Kahnawake Opposes Châteauguay Residential Project
For the past few days, members of the Kahnawake community have been camping on land adjacent to a proposed residential project in Châteauguay. Organized by the Kanien’kehá:ka Nation of Kahnawake, the community’s traditional branch, and supported by the Band Council, the camp opposes a 290-unit housing project that would be built on land claimed by the Mohawks.
(Translation Amanda Bennett)
The project proposes to build 38 single family detached units, 34 single family semi-detached units and 218 single family row houses on land located between Robert West Street in Châteauguay and the Kahnawake border.
The camp is located on Châteauguay’s border at the Chemin Saint-Bernard/Old Chateauguay Road, on a portion of land that was recently returned to Kahnawake as part of the negotiations for the Highway 30 construction.
“We are still owed a significant amount of land from the Quebec government for the taking of the Highway 30 lands that cut through our territory to the amount of 211 acres,” explained Grand Chief Kahsennenhawe Sky-Deer. “That property would have made perfect sense because it is not developed at this point. It is unoccupied,” she said in reference to the project lot in Châteauguay.
In addition, the Mohawk Council of Kahnawake (MCK) stated that the project is slated on the former Seigneury of Sault St. Louis land, which is still under negotiation between the Mohawk community and the governments of Quebec and Canada.
“The land grievance has remained unresolved since it was formally launched in 2004. In fact, negotiations have been at a standstill since 2016,” expressed the MCK via press release.
The Kanien’kehá:ka Nation of Kahnawake, a traditional organization within the community, says it is also concerned about the traffic increase that would be generated by the residential project. “This development would cause disruption and disharmony being so close to our community and will flood the Old Chateauguay Road with unwanted traffic from Châteauguay,” indicated the Kanien’kehá:ka Nation in a press release.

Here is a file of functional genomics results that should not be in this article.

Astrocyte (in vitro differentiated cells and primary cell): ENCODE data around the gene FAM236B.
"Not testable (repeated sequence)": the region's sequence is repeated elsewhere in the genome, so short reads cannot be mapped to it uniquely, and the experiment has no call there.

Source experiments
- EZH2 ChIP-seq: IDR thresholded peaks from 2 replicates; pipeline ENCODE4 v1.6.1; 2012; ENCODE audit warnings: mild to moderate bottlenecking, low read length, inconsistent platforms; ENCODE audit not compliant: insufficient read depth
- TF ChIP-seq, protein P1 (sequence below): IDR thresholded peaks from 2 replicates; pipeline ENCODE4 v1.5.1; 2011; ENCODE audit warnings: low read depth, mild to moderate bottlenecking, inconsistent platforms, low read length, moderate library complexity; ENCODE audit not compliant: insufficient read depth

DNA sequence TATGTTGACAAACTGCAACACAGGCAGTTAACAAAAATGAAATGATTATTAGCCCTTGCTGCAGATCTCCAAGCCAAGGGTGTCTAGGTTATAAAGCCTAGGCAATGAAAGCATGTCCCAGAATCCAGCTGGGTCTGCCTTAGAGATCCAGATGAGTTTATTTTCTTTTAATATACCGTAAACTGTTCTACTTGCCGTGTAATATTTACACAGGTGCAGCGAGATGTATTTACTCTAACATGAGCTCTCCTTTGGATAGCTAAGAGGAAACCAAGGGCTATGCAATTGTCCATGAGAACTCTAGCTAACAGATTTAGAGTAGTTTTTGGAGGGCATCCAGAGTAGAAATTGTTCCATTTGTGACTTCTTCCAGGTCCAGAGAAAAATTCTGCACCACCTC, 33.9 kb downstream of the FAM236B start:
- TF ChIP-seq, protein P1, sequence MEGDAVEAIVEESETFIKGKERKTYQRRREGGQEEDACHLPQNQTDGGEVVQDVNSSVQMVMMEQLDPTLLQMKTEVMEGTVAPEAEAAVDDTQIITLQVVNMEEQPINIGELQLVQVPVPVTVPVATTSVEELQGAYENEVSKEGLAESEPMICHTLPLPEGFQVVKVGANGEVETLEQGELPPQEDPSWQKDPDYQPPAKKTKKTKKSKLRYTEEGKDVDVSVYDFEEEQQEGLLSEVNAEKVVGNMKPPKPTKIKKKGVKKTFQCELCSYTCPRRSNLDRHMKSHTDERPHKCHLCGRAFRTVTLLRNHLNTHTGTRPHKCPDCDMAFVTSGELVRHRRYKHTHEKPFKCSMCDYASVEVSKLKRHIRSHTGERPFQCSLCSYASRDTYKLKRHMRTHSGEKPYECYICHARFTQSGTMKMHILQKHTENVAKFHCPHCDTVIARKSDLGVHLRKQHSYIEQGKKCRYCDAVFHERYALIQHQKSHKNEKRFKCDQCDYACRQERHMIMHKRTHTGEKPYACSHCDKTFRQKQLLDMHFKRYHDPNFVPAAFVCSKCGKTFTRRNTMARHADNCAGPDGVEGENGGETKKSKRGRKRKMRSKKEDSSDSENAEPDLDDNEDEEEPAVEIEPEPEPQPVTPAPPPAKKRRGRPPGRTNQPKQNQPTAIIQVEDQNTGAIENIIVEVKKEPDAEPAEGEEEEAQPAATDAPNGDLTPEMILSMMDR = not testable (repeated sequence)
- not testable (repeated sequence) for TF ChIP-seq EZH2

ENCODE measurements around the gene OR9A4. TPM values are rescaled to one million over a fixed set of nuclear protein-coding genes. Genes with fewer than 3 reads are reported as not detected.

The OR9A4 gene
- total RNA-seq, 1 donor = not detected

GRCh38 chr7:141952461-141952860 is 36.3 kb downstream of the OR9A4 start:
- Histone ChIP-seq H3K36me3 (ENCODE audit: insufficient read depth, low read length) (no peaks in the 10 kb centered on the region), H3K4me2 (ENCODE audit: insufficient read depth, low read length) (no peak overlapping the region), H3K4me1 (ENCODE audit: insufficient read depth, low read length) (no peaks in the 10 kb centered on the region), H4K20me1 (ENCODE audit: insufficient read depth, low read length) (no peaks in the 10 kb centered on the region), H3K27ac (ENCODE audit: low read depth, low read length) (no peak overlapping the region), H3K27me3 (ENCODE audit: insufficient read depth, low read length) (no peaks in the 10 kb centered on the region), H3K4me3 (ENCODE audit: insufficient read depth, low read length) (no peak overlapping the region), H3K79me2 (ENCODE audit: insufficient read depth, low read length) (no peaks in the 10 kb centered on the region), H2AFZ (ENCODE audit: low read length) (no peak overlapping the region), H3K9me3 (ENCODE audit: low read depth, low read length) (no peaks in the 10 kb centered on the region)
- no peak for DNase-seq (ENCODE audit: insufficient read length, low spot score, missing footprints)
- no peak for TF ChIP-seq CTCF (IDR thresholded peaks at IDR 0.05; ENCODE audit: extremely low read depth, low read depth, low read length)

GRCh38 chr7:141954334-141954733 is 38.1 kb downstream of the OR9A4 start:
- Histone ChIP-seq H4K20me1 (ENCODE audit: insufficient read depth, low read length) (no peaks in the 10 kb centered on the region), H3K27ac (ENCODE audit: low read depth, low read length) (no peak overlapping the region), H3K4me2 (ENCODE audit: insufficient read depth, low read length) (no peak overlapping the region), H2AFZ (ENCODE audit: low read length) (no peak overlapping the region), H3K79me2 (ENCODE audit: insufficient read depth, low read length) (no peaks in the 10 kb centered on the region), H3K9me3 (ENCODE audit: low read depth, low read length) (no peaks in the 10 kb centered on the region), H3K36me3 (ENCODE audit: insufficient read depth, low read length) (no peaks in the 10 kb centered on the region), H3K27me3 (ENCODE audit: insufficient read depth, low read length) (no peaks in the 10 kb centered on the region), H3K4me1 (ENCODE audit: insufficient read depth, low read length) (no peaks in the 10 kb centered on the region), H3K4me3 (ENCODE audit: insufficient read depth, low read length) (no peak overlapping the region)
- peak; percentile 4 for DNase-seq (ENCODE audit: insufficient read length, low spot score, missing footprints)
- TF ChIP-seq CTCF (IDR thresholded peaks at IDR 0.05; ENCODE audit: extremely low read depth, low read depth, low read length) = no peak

Discussions with the City of Châteauguay
The City of Châteauguay informed the Band Council about the real estate project from the start. The two discussed the issue in February 2021. The MCK said that during that meeting, it had indicated to Châteauguay it would be sending an official letter expressing its opposition to the project.
On March 15, Châteauguay’s municipal council adopted a zoning change to allow buildings with more than four units to be established in that sector.
For its part, the Mohawk Council of Kahnawake maintains it had not been informed of the zoning change. “We found out through back channels. So, it’s unfortunate that when we try to sit down and have people see things from our perspective, we tend not to be acknowledged,” explained Sky-Deer.
In an interview with the Soleil de Châteauguay, Châteauguay Mayor Pierre-Paul Routhier assured that the City has kept its neighbour informed since the very beginning. “I have never concealed anything from Kahnawake, especially considering that it’s our closest neighbour,” he explained.
He says the native community’s opposition to Châteauguay’s construction project is being used to advance stalled territorial negotiations with the federal and provincial governments. “It is an issue that extends well beyond the project in Châteauguay,” Mr. Routhier stressed.
Calls to Other Levels of Government
The MCK affirmed that letters have also been sent to Canadian Prime Minister Justin Trudeau, to the Minister of Crown-Indigenous Relations, Carolyn Bennett, to Quebec Premier François Legault and to the Quebec Minister Responsible for Indigenous Affairs, Ian Lafrenière.
The Band Council suggested that the federal government appoint a special ministerial representative to work on the Seigneury of Sault St. Louis land grievance. It also asked the Canadian government to create an action plan to halt Châteauguay’s residential project while exploring the possibility of purchasing the lands.
Like the MCK, the City of Châteauguay intends to send letters to the federal and provincial governments requesting their intervention.
Asked whether the city could decide to put the project on the back burner, the mayor said it would be premature to reply.
The mayor explained that no permits have been issued to date. “There are still a lot of plans and specs to be carried out,” he said.
He did, however, say that he does not want to be in a dispute with the neighbouring community. “It’s important to have good relationships with one’s neighbours. They are historic neighbours with whom we do business,” mentioned Mr. Routhier.
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